Humpback Whales

Ever seen a humpback whale? Want to see one? Just come to Ketchikan, Alaska!Ketchikan is the perfect place to whale watch because it’s situated on the Inside Passage where upwards of 500 humpback whales may be spotted during the spring, summer, and autumn.(1)

What type of whales are they?

Humpbacks are baleen whales which means they use baleen (straw-like fibers) instead of teeth to filter the sea creatures that make up their diet. When in the Inside Passage they consume lots of herring and salmon fry and when in other waters they are known for eating krill (very small shrimp) and other small fish. They herd their prey together and gulp and consume them through their baleen.

When do they migrate?

During winter, some humpbacks will winter over in the Inside Passage and others will travel west to Hawaii(2) or south along the West Coast. In spring when the weather starts to warm up in the Northern Hemisphere, the whales that migrated for the winter will travel back east or north to the oceans around Alaska, Washington, and Canada.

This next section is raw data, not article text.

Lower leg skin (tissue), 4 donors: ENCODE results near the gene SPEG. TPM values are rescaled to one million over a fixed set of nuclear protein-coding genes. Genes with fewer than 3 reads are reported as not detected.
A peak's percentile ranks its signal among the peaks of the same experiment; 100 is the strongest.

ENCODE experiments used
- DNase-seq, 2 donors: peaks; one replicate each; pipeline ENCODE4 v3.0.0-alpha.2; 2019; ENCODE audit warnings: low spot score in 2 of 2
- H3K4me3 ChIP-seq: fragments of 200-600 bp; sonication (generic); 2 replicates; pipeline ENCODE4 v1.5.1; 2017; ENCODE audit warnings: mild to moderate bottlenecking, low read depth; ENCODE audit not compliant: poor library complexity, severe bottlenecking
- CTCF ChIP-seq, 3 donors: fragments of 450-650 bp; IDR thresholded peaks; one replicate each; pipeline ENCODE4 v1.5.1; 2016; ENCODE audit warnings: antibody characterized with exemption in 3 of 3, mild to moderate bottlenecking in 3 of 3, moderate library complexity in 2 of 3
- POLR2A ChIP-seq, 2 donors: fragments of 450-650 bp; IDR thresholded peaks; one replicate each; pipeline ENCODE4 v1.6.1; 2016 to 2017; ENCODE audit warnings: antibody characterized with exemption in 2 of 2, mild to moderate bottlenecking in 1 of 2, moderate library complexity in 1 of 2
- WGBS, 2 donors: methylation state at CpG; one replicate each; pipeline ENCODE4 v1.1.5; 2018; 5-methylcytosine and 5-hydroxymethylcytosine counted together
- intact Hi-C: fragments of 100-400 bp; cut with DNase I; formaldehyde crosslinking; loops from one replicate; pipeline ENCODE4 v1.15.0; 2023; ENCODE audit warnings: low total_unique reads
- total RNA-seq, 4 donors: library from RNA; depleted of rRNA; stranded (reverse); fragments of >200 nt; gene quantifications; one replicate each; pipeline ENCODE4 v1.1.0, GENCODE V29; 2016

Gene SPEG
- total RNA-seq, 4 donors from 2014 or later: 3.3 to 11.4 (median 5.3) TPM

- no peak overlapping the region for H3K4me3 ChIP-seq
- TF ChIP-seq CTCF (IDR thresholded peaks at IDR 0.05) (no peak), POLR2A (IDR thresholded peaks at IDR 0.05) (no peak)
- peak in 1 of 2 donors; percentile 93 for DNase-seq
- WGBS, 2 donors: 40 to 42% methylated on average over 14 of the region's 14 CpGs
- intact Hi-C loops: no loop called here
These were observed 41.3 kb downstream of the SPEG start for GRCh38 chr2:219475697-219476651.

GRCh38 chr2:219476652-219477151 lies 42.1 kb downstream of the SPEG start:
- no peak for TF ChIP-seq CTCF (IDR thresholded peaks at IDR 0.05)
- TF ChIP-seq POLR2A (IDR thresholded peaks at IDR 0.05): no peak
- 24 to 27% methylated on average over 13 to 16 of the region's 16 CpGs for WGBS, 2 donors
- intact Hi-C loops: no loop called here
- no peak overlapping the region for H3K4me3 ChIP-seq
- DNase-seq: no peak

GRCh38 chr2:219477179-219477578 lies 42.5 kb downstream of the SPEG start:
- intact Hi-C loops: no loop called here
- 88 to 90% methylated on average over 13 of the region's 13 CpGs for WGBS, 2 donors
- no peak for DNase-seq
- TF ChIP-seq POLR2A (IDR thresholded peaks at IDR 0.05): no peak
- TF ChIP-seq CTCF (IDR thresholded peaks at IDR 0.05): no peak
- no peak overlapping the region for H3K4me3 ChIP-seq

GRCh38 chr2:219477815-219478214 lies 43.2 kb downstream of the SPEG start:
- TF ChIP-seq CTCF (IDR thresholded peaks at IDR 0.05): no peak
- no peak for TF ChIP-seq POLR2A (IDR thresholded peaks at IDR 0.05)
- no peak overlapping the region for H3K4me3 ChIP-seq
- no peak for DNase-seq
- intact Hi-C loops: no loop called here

What do they look like?

Humpback whales grow to be just under 50 feet long. They are also black with patches of white on their belly, throat, and flukes (the two wing-like sections of the tail) and they weigh about 35 tons.

How do they behave?

When you see them, they may simply be surfacing and shallow diving as they travel along or they may be engaging in behaviors such as:

Spyhopping: Poking their heads out of the water.
Breaching: propelling their bodies up out of the water.(3)
Lobtailing: Lifting their flukes out of the water and slapping them against the water’s surface.

They perform these behaviors for a multitude of reasons, including mating, food gathering, playing, etc.

And while humpbacks sleep in the water, in 49 years Captain Nick has observed a humpback whale sleeping only once.

Schedule your tour today for next spring, summer, or fall to see some of the world’s greatest creatures: humpback whales!

If you would like to see the orcas, schedule a trip on one of our charters and you might get the chance to spot these magnificent creatures.


1 Alaska Department of Fish and Game “Humpback Whales”. Alaska Department of Fish and Game. Retrieved 6 December 2021.

2 “Alaska’s Best Whale Watching”. State of Alaska
. Retrieved 6 December 2021.

3 “Whale Behaviors”. NOAA: Stellwagen Bank National Marine Sanctuary. Retrieved 6 December 2021.